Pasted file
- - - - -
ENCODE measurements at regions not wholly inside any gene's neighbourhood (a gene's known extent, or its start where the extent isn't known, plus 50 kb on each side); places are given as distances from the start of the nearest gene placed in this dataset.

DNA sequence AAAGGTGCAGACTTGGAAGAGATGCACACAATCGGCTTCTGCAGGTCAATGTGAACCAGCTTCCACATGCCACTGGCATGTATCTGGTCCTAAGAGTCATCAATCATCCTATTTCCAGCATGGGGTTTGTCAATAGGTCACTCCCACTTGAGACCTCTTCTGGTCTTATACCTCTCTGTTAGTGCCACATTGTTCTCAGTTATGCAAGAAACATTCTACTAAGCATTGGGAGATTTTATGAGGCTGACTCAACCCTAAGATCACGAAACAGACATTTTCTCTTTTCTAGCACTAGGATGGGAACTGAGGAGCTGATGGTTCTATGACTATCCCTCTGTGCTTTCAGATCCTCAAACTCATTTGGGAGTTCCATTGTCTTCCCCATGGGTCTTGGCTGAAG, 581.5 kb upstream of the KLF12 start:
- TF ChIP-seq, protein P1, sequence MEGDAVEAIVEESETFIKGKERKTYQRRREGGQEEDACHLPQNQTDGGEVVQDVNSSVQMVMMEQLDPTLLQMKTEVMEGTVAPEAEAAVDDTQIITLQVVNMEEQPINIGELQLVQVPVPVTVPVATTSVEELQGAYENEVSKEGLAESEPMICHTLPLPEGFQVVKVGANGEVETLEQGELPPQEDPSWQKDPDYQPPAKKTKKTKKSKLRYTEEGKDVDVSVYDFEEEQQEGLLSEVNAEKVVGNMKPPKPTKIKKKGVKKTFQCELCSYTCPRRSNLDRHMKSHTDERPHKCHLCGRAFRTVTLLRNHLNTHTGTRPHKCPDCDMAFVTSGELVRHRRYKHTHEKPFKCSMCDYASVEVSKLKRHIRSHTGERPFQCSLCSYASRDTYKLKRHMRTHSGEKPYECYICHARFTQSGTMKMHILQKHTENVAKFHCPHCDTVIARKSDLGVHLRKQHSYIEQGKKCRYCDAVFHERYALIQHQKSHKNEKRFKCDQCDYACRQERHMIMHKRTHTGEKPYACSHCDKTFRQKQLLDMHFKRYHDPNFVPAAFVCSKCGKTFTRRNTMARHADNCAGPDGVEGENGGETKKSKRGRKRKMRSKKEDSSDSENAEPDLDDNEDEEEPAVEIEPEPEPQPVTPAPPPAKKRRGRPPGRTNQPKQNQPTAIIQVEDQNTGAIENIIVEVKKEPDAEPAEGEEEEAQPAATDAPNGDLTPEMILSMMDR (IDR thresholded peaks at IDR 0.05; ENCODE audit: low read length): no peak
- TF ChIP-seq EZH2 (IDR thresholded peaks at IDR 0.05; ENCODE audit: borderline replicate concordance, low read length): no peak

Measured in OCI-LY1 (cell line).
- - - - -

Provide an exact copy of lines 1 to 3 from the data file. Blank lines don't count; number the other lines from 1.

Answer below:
ENCODE measurements at regions not wholly inside any gene's neighbourhood (a gene's known extent, or its start where the extent isn't known, plus 50 kb on each side); places are given as distances from the start of the nearest gene placed in this dataset.

DNA sequence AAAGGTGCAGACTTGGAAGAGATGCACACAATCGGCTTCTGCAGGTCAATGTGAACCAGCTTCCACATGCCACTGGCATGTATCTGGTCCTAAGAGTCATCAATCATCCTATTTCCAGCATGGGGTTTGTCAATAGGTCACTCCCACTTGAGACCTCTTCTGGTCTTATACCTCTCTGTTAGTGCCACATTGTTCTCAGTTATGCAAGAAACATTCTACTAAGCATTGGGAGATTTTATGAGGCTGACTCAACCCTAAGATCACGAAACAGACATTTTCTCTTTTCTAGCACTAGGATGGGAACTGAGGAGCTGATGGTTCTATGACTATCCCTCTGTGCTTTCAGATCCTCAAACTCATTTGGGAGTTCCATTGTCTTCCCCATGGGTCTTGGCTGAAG, 581.5 kb upstream of the KLF12 start:
- TF ChIP-seq, protein P1, sequence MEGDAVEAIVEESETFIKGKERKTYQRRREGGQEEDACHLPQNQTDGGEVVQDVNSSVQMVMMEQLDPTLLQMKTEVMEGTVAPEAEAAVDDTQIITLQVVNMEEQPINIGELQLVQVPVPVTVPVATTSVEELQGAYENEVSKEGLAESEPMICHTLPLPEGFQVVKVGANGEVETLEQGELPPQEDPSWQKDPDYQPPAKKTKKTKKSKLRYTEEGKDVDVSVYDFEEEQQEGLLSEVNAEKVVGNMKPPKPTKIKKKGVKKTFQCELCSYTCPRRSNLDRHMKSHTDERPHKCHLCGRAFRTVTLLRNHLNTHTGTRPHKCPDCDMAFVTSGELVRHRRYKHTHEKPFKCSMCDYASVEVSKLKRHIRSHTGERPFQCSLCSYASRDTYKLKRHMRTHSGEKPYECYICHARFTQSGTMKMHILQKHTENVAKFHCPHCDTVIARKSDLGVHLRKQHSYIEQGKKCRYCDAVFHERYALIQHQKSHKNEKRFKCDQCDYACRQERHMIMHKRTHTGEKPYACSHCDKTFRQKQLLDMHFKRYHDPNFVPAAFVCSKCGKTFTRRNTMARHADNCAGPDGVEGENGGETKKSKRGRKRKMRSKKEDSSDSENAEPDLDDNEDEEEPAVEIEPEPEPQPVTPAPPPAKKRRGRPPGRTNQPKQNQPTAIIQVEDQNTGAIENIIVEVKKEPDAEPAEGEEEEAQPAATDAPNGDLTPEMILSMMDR (IDR thresholded peaks at IDR 0.05; ENCODE audit: low read length): no peak